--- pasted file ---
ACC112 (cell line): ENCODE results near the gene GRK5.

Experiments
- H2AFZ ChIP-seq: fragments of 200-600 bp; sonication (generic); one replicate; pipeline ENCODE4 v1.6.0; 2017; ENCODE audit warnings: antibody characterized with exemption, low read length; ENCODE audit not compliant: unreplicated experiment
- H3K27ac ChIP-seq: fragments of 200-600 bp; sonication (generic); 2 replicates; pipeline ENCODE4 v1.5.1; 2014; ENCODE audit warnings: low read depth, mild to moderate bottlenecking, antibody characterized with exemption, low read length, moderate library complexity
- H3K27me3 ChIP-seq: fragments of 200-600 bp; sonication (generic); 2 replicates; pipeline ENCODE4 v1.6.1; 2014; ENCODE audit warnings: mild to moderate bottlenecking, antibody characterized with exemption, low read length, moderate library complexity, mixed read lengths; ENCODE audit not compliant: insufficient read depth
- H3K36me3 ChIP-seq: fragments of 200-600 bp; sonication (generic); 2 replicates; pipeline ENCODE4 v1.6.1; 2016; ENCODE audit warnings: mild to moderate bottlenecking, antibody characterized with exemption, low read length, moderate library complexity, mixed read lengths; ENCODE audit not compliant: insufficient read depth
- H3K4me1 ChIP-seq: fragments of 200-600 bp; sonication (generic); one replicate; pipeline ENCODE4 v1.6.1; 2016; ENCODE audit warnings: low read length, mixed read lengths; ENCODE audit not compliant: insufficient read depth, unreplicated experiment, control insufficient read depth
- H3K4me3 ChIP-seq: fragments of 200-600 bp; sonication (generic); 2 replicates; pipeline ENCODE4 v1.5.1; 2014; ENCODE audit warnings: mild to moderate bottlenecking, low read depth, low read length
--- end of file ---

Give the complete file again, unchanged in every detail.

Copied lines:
ACC112 (cell line): ENCODE results near the gene GRK5.

Experiments
- H2AFZ ChIP-seq: fragments of 200-600 bp; sonication (generic); one replicate; pipeline ENCODE4 v1.6.0; 2017; ENCODE audit warnings: antibody characterized with exemption, low read length; ENCODE audit not compliant: unreplicated experiment
- H3K27ac ChIP-seq: fragments of 200-600 bp; sonication (generic); 2 replicates; pipeline ENCODE4 v1.5.1; 2014; ENCODE audit warnings: low read depth, mild to moderate bottlenecking, antibody characterized with exemption, low read length, moderate library complexity
- H3K27me3 ChIP-seq: fragments of 200-600 bp; sonication (generic); 2 replicates; pipeline ENCODE4 v1.6.1; 2014; ENCODE audit warnings: mild to moderate bottlenecking, antibody characterized with exemption, low read length, moderate library complexity, mixed read lengths; ENCODE audit not compliant: insufficient read depth
- H3K36me3 ChIP-seq: fragments of 200-600 bp; sonication (generic); 2 replicates; pipeline ENCODE4 v1.6.1; 2016; ENCODE audit warnings: mild to moderate bottlenecking, antibody characterized with exemption, low read length, moderate library complexity, mixed read lengths; ENCODE audit not compliant: insufficient read depth
- H3K4me1 ChIP-seq: fragments of 200-600 bp; sonication (generic); one replicate; pipeline ENCODE4 v1.6.1; 2016; ENCODE audit warnings: low read length, mixed read lengths; ENCODE audit not compliant: insufficient read depth, unreplicated experiment, control insufficient read depth
- H3K4me3 ChIP-seq: fragments of 200-600 bp; sonication (generic); 2 replicates; pipeline ENCODE4 v1.5.1; 2014; ENCODE audit warnings: mild to moderate bottlenecking, low read depth, low read length